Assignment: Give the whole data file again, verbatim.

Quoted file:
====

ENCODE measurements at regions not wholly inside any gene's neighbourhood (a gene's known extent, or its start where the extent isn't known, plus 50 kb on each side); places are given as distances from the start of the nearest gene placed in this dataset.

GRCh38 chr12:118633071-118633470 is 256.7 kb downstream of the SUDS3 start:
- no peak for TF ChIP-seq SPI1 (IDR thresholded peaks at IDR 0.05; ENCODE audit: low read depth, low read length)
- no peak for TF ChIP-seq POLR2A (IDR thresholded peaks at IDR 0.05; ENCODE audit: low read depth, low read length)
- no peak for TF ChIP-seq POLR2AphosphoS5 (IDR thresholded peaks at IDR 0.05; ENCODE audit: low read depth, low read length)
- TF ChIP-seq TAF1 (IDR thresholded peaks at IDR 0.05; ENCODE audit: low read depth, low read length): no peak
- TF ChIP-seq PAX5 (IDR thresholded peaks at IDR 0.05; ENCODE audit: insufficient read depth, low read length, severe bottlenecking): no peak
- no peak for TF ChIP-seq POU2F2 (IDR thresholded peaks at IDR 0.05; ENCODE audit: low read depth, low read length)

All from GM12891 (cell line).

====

ENCODE measurements at regions not wholly inside any gene's neighbourhood (a gene's known extent, or its start where the extent isn't known, plus 50 kb on each side); places are given as distances from the start of the nearest gene placed in this dataset.

GRCh38 chr12:118633071-118633470 is 256.7 kb downstream of the SUDS3 start:
- no peak for TF ChIP-seq SPI1 (IDR thresholded peaks at IDR 0.05; ENCODE audit: low read depth, low read length)
- no peak for TF ChIP-seq POLR2A (IDR thresholded peaks at IDR 0.05; ENCODE audit: low read depth, low read length)
- no peak for TF ChIP-seq POLR2AphosphoS5 (IDR thresholded peaks at IDR 0.05; ENCODE audit: low read depth, low read length)
- TF ChIP-seq TAF1 (IDR thresholded peaks at IDR 0.05; ENCODE audit: low read depth, low read length): no peak
- TF ChIP-seq PAX5 (IDR thresholded peaks at IDR 0.05; ENCODE audit: insufficient read depth, low read length, severe bottlenecking): no peak
- no peak for TF ChIP-seq POU2F2 (IDR thresholded peaks at IDR 0.05; ENCODE audit: low read depth, low read length)

All from GM12891 (cell line).